Another update is that I would like to have a puppet show. Something in the style of Lambchop’s Playalong where I am a human in a suit, and the puppet on my hand is a soft animal, maybe a kitty. The kitty will be a nihilist. So far this is the script:
Me (dressed in a dark suit, very proper, with a tie, speaking in a deep voice): Kitty, what do you believe in?
Kitty (a fuzzy gray one, speaking in a soft voice, a little sadly): I cannot believe in anything.
The final update: a restaurant named Joe Schmoe’s. No menus, no tables, just a man named Joe in a back room who emerges looking annoyed when you enter his restaurant. What do you want? he says. What do you have? He makes a gesture like a shrug. What did you eat for lunch? you ask. Someone brought me a couple of pineapples, he says, so I whipped them.
So you eat whipped pineapple and eggs, because Joe had a few eggs he felt like cooking.
The end for now, though I’m sure there will be more developments soon in these areas: peas, Kitty the Nihilist (maybe Kitty goes on a picnic), and Joe Schmoe’s.
This day has its own concentrations, its own escapes. Such as three deer grazing in the horse’s pasture. I passed them this morning; at first I noticed only one and thought, The brown horse has become strange, thin and strange. Then these other two poked their heads out at me like they wanted to eat the signals of my phone from out of its blue protection.
This is the brown horse I am talking about, the one that lives up the street and only recently began to look healthy. First there were three horses, then two, now just the one. Maybe it had to subsume the others.
While Pee-Wee’s Big Adventure is downloading I might as well try to write a little. The first thing is, I have no idea what I’m doing with M. A book about a letter? A book that is not about a letter? I have no idea, and if there’s something in the crevices of the letter itself, since it is a bent one, that will help me, I will pull the letter apart looking for it, I hope it isn’t just a cookie, even if it has M&Ms.
The second thing is, what is the second thing? Three small sacks I sewed and stuffed with rice last year when I thought I was losing my mind, so I would have something to juggle to distract me from the clicking sound my eye was making?
All of these commas. If only there were another way. To keep all of the parts separate. Like cell walls. Is a comma a membrane? It is not a barrier. The sentence’s blood can move beyond it. Out into the space before the sentence, filling the space with its own fluids. A little like sucking on your own papercut, not somebody else’s.
An apostrophe all by itself is spooky. Like a curl in a dead person’s hair when just a moment ago the dead person’s hair wasn’t curled, you looked away and when you looked back: the curl. In the dead person’s hair. Because of the humidity.
Even a dead person’s hair is a host of change.
I am running out of phone minutes, I have to go pay Cricket. Which reminds me, for a while we were getting crickets in our house, like one per night, they seemed to feel they could just come right in through the cracks and hop around on the floor like senators in a debate, I meant to tell you all about them through a series of diagrams, but then the crickets stopped appearing and I forgot.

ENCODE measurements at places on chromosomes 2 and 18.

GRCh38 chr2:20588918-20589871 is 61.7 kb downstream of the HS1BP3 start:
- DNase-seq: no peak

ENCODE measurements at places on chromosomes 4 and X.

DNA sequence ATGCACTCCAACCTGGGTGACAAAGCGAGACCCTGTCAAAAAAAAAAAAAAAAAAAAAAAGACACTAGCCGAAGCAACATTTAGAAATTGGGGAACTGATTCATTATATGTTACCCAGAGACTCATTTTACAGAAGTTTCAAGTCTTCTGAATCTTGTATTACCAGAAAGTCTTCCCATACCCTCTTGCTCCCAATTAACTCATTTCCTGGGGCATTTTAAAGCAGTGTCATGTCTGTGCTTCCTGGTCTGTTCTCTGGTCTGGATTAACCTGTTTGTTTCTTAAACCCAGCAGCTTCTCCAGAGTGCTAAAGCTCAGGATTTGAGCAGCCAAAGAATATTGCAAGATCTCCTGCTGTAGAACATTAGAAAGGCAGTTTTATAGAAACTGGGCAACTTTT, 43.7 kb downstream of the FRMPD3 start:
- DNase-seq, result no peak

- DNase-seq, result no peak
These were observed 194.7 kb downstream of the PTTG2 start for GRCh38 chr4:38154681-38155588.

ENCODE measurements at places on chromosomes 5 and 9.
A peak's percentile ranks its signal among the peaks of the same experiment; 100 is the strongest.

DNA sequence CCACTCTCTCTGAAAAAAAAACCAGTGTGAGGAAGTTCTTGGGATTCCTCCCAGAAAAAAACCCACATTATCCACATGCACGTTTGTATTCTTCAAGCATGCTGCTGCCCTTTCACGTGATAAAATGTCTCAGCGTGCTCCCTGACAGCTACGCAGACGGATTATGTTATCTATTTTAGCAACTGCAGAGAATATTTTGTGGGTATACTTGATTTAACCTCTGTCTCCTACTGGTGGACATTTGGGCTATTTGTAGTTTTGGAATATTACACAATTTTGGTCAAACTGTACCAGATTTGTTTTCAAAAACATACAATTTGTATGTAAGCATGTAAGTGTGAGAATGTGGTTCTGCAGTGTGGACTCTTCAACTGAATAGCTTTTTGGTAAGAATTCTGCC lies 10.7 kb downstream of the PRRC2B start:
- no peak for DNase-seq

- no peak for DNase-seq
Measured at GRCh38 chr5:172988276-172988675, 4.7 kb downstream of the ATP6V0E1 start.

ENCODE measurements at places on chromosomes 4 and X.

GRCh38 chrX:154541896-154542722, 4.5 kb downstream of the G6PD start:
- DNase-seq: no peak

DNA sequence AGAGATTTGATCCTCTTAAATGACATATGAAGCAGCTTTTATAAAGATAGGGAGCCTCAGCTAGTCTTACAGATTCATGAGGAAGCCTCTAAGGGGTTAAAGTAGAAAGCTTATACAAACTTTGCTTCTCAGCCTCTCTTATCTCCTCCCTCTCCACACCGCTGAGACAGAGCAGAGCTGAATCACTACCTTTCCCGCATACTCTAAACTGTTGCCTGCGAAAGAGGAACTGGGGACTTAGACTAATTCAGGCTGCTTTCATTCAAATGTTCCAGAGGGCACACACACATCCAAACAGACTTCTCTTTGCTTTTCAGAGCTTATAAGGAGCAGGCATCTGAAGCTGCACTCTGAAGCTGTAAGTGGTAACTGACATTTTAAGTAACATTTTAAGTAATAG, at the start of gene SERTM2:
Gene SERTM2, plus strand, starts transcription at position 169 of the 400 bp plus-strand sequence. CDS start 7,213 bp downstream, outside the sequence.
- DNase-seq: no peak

On the occasion of a birthday that is today, I am posting here a small origin story:
A lesson on our origin as a soaring prince
Today we are going to have a smile. I will take it down from the shelf and you will put it between your teeth like a picture of money. You will lift your eyebrows like they are heavy, and—I’m speculating now—you will lift the smile with your arms and walk it over to me. I will put it back on the shelf.
There, we have had a smile, let’s progress to the farther mysteries.
For instance, who is she? I am talking about Henge. Some say she is a fan of mother’s, like the kind for dispelling memories on hot days. Others say, We have seen her out on the end of the land demonstrating to the odds her superior hopping and crouching abilities, only Knob Boy gets in her way.
And so Henge is seen from both angles with the sun behind her eyes, nothing behind the sun but the knot in her pink bandana. And the swells of the sea.
Knob Boy is nobody.
What did mother ever accomplish to attract a dispeller like Henge? Questions are a skin we can disappear in. Run! We run after the ball down the street to the bottom of the ravine, where we cannot hear our mother’s bark-call. Only down here in the silence we can hear the twitches inside of us. They sound like kindlings in a small flame. Mother, if she is mother at all, will have to find us. As if we are under a spell and can’t do the finding of ourselves ourself.
Henge, who she really is, has been lent to us by the ends of dreams, when we have just begun to wake up and when we have not yet woken up, this is a liminal stage in early childhood, everyone knows that you’re you except you because you still think you are a prince with wings soaring over the grasslands of your own contentment, which is a warm feeling between your elbows and your knees like you have just peed, and sometimes there is a feeling of sparkling and sending off shoots and rays of gold, and of exploding due to being so great. What a happy prince we are, I wonder if Knob Boy is ever as happy.
Anyway, in an apotheosis of do-goodery, Henge finds us at the bottom of the ravine, where we have been resting in our princeliness, and pulls us, delivers us to our mother. In this way we are born, some say, and others do not ever speak.